Barack Obama either has two faces or two sides of his mouth, because he is definitely schizoid on whether sanctions against Russia are working.
Answering a question about the Russian sanction from NBC's Chris Jansing during his Wednesday press conference, President Obama contradicted himself by saying "We don't know yet whether sanctions are working" and "Sanctions are working as intended" in consecutive sentences.
Jansing: Thank you, Mr. President. Russia said today that it is going to ban food and agricultural product imports. That was about $1.3 billion last year. At the same time, Defense Secretary Chuck Hagel said that the massing of troops along the border of Ukraine increases the likelihood of an invasion. Are sanctions not working?
Obama: Well, we don't know yet whether sanctions are working. Sanctions are working as intended in putting enormous pressure and strain on the Russian economy. That's not my estimation; if you look at the markets and you look at estimates in terms of capital flight, if you look at projections for Russian growth, what you’re seeing is that the economy has ground to a halt. Somewhere between $100 billion and $200 billion of capital flight has taken place. You’re not seeing a lot of investors coming in new to start businesses inside of Russia.
And it has presented the choice to President Putin as to whether he is going to try to resolve the issues in eastern Ukraine through diplomacy and peaceful means, recognizing that Ukraine is a sovereign country, and that it is up ultimately to the Ukrainian people to make decisions about their own lives; or, alternatively, continue on the course that he’s on, in which case he’s going to be hurting his economy, and hurting his own people over the long term.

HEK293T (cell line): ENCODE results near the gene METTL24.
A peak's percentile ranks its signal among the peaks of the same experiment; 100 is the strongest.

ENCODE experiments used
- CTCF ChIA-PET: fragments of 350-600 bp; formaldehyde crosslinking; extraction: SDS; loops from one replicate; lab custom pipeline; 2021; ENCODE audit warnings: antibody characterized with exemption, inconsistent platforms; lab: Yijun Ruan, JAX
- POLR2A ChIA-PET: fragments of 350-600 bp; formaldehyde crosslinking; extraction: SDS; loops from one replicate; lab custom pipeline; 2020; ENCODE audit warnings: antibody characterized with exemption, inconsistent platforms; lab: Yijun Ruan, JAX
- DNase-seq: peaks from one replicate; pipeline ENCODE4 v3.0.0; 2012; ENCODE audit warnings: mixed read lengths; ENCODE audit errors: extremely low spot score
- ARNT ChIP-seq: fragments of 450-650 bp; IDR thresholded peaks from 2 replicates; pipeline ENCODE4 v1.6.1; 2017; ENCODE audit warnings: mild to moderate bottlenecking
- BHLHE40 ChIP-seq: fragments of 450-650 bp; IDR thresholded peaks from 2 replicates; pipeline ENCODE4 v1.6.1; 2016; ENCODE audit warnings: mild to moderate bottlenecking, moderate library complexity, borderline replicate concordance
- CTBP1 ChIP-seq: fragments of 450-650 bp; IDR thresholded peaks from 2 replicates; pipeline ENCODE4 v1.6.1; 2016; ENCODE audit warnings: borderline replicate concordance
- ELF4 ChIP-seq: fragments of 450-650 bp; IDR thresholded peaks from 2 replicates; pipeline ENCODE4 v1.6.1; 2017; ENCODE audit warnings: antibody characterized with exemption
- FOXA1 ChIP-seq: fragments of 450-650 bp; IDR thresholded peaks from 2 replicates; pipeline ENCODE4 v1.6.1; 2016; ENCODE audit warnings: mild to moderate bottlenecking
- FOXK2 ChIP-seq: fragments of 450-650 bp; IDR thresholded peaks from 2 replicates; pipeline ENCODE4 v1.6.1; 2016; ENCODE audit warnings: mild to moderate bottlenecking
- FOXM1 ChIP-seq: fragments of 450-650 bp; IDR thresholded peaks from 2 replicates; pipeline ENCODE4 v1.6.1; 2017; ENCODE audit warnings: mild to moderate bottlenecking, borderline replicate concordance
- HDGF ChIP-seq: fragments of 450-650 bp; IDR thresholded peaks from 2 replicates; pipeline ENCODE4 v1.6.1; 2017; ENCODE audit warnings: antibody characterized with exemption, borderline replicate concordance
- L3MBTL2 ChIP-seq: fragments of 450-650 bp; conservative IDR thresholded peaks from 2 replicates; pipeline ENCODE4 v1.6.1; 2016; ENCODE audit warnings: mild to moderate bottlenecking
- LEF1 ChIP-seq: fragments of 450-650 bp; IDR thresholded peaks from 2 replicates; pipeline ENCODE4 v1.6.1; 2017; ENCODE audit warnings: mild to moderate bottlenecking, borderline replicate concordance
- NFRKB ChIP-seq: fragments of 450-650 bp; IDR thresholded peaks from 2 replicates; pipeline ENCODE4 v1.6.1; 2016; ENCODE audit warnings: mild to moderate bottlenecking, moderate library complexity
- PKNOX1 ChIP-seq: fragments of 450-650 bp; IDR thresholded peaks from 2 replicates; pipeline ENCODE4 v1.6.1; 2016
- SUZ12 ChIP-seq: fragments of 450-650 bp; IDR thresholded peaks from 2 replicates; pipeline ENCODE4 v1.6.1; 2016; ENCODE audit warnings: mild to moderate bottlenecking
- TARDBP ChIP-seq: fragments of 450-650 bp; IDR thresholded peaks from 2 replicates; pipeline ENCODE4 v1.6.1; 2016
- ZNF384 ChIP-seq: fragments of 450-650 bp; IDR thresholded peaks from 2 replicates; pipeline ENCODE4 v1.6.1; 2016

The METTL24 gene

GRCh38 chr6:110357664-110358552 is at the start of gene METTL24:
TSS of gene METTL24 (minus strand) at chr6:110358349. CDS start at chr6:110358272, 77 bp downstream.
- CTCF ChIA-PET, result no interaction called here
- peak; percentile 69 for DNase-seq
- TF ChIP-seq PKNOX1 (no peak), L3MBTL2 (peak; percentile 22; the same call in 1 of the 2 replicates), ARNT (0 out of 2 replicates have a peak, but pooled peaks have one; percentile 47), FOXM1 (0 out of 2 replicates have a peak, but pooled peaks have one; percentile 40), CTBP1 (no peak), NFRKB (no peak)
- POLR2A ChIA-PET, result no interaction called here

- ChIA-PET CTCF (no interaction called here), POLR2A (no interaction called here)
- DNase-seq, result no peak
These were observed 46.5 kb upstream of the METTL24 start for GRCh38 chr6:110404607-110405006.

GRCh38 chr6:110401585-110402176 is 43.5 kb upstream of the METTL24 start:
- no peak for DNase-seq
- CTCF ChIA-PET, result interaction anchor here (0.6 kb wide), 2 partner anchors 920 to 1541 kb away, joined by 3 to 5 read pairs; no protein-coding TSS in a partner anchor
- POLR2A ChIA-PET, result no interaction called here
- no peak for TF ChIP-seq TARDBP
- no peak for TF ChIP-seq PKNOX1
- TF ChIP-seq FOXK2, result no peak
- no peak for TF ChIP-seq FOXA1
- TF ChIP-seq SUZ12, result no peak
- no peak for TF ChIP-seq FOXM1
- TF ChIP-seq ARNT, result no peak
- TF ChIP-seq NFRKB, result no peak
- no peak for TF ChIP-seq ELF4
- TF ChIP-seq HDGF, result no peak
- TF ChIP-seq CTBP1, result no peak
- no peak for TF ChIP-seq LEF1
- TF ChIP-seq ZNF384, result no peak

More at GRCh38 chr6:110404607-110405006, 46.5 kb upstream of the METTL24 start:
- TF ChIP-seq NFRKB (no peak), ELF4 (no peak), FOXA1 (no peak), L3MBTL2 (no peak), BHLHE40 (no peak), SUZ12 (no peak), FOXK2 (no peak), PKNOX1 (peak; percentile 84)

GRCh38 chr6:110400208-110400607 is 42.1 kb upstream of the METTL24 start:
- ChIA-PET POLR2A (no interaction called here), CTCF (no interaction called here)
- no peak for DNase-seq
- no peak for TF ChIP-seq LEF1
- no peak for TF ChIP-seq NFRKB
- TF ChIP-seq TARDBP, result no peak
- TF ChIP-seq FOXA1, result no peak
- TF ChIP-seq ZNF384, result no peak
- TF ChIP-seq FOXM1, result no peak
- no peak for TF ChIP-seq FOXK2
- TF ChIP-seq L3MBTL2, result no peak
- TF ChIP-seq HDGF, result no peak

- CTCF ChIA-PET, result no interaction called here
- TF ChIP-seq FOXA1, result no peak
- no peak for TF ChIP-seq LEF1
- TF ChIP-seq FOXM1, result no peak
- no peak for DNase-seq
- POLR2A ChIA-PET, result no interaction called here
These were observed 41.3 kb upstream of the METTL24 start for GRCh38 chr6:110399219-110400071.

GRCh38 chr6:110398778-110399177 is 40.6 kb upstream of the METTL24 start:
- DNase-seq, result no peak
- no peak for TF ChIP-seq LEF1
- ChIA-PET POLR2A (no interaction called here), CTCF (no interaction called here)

And in that sense, we are doing exactly what we should be doing. And we’re very pleased that our European allies and partners joined us in this process, as well as a number of countries around the world.
Having said all that, the issue is not resolved yet. You still have fighting in eastern Ukraine. Civilians are still dying. We’ve already seen some of the consequences of this conflict in the loss of the Malaysian Airlines airliner -- or jetliner.
And the sooner that we can get back on a track in which there are serious discussions taking place to ensure that all Ukrainians are heard, that they can work through the political process, that they’re represented, that the reforms that have already been offered by the government in Kyiv are implemented to protect Russian speakers, to assure decentralization of power -- the sooner that we move on those, and the sooner that President Putin recognizes that Ukraine is an independent country, it’s only at that point where we can say that the problem has truly been solved. But in the meantime, sanctions are working the way they’re supposed to.